Branding a football player as a symbol of some sorts is perhaps as an overdone and exaggerated trait as the football fans in derby matches. After every good game players have, every move they make, even every comment they utter are followed by tens of labels; “legend”, “golden boy”, “judas”, along with thousands of insulting terms mixed with the players’ respective names. If such are the case, then perhaps Dr. Socrates doesn’t need another name to symbolize; he is Socrates, a symbol of democracy in Brazil, similar to how his Greek counterpart is regarded among many historians.
Image from: news.uk.msn.com
To Socrates, the 15-year career he amassed means nothing to the democratic movement he led during his time in Corinthians. The Corinthians’ Democracy movement, or Democracia Corinthiana, was led by Socrates and his group of fellow footballers to introduce a democratic way of managing the club; they would often spend their nights, over bottles of alcohol and packet of cigarettes, discussing and voting subjects ranging from how the club should be managed to whether someone should go to the bathroom to take a piss. The movement served as a pressure to the military government to bring back direct presidential elections to Brazil, and as an encouraging message to the Brazilian people that their time of constraints by dictatorship is going to lift.
Banner of Corinthians Democracia.
The red splatter represents blood spilt to promote democracy
Image from: botecodosboleiros.com.br
Such drastic actions would surely have been stopped by the military government in any different setting; the fact that it was through football, the one setting that such actions could possibly be filtered down from an act of anarchy, undoubtedly played a big part in keeping the Corinthians’ Democracy movement going. Dr. Socrates himself showed to the world that, in situations as extreme as a military dictatorship, football can be served as a window to voice their opinion of justice; to him, that was the purpose of his football, as evident in his quote after Corinthians won the state championship in 1982:
“That was the greatest team I ever played in because it was more than sport. My political victories are more important than my victories as a professional player. A match finishes in 90 minutes, but life goes on.”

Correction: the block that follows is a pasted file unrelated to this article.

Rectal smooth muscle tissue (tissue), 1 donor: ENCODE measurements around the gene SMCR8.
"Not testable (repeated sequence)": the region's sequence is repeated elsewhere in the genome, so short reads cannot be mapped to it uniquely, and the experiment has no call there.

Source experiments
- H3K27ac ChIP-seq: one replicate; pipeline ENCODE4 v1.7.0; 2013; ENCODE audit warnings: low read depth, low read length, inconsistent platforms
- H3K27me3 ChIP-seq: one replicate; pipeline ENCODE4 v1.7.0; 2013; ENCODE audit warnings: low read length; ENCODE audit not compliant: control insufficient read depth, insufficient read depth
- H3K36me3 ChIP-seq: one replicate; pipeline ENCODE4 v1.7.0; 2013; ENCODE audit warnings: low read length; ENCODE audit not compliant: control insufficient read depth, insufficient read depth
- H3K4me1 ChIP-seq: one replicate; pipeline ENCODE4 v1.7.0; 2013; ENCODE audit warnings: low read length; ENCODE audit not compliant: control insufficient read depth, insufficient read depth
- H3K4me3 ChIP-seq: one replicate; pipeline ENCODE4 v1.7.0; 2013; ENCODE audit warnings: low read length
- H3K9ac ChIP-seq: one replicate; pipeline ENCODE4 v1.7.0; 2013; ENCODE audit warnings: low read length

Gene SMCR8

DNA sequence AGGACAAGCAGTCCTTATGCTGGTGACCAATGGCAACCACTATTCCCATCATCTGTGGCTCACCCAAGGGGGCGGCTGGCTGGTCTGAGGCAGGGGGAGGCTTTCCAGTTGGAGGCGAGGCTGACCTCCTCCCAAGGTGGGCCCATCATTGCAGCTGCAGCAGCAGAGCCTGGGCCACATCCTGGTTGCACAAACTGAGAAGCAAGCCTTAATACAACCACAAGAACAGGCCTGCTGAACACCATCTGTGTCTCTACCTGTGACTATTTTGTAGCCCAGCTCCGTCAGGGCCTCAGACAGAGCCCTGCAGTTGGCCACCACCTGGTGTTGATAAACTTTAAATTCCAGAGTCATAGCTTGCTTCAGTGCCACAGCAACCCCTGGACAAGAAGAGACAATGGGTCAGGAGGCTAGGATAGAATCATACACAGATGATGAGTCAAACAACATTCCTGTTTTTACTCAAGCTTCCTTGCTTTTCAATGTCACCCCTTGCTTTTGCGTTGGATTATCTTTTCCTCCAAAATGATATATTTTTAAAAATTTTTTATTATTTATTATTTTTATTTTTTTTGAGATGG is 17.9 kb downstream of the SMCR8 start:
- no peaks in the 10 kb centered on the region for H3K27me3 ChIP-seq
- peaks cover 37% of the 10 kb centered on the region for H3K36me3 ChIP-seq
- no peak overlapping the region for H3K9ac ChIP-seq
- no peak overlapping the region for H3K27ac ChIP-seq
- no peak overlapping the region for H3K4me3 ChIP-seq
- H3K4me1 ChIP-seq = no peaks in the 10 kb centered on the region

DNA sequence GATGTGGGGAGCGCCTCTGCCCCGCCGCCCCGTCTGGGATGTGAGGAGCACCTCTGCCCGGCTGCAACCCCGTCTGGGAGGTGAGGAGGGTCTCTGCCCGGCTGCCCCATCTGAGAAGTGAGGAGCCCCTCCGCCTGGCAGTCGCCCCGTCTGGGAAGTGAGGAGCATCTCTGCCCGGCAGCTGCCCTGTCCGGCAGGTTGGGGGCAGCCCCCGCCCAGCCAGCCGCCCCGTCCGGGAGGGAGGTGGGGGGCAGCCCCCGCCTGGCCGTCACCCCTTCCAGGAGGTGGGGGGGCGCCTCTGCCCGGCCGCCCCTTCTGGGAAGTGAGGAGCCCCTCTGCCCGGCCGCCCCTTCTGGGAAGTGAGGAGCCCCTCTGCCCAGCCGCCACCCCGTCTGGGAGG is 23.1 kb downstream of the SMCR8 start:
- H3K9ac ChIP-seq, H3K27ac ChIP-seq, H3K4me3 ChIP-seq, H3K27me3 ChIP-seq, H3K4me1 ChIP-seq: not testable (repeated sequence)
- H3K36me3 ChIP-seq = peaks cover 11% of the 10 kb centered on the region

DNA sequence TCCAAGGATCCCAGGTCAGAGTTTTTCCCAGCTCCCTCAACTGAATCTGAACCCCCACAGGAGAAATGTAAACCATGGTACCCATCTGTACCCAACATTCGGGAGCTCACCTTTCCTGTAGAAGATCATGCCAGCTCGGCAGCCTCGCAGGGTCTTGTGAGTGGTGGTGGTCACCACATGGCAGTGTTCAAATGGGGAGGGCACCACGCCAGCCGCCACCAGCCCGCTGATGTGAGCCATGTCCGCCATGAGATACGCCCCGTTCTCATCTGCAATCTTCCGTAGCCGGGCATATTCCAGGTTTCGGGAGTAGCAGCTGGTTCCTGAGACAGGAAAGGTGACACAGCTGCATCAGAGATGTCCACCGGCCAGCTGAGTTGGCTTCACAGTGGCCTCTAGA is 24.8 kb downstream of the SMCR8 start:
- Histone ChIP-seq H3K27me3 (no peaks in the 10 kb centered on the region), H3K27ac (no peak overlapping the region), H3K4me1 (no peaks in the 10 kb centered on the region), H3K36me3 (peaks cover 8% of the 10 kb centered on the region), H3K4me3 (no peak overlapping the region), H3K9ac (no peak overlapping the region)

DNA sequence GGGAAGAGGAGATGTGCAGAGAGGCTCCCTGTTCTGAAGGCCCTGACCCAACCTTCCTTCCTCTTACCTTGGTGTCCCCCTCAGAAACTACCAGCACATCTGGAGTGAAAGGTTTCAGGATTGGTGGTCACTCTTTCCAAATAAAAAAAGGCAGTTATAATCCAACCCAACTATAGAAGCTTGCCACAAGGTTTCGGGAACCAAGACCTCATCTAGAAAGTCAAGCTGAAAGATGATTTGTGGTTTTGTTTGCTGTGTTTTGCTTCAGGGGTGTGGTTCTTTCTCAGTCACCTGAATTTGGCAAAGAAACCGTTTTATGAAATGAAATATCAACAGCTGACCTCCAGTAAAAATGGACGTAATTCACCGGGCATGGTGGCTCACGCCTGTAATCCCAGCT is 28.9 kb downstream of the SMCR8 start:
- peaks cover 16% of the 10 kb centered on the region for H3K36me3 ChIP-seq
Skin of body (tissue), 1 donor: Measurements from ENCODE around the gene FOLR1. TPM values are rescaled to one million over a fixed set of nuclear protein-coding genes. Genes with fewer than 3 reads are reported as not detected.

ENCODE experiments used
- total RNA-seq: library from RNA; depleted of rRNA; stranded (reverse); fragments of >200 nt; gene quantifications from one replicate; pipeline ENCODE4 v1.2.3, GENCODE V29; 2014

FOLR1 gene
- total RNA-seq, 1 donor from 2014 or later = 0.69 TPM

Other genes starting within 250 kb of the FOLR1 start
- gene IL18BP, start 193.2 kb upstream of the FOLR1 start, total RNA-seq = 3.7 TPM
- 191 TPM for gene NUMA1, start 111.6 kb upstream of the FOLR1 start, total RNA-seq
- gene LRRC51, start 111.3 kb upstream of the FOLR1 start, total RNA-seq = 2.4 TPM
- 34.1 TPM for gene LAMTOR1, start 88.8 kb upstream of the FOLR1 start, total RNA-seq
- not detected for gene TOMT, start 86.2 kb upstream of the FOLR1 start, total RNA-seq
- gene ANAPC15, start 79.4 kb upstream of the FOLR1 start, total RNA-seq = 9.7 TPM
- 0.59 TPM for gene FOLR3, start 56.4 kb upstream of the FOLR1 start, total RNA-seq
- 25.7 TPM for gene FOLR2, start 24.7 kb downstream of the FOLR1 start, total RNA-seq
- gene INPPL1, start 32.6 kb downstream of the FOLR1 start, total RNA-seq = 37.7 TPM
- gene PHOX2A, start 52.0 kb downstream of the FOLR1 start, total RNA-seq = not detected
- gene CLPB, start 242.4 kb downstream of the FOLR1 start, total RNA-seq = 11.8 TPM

Purely from a professional footballer’s standards nowadays, Socrates would be labeled by many as a “wasted talent”, often indulging on cigarettes and alcohol throughout his entire career. Socrates himself admitted, in recalling his time in Florence, Italy, that he considered football second to his life, as a person and a thinker. What set him miles apart from such label, however, was his pursuit to bring democracy to Brazil in times of military dictatorship. He wasn’t what we would call a dedicated footballer; rather, he was a philosopher and a rebel, who used football as a tool to amplify his voice of opinion.
Feature Image from : Football Rebels, Al Jazeera
Exibição do documentário “Ser Campeão É Detalhe”
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Great read! I’ve heard of similar players in the past, who have used their influence on the soccer pitch as a soapbox of sorts, and I’ve found them to be pretty interesting. Unfortunately, I feel like these types of people are much less common nowadays, perhaps because soccer has become so competitive now that players need to commit all of their time to practice, or perhaps they are restricted from being as vocal due to many financial interests from sponsors, teams, etc. Even minor commentary, such as the statement that Zlatan Ibrahimovic made recently, is uncommon.
Partly, it would be from their fear of being left back into uncertainty, I’d say. As you commented, football has become so competitive that luck factors so much now in the players’ careers – injuries, positional overlap with a “superstar” in the team, and tactical fitting to the coaches’ tactics etc. are all external factors that contribute massively to the success and failure of the players. I figure that the players who are recognized enough to make a strong voice also know just how lucky they are, and they would want more than anything to minimize the risk of their established career being thrown into scrutiny again. Making the media turn against you (and they would do in the name of “critique” or “interesting articles”) would be the last thing they would want.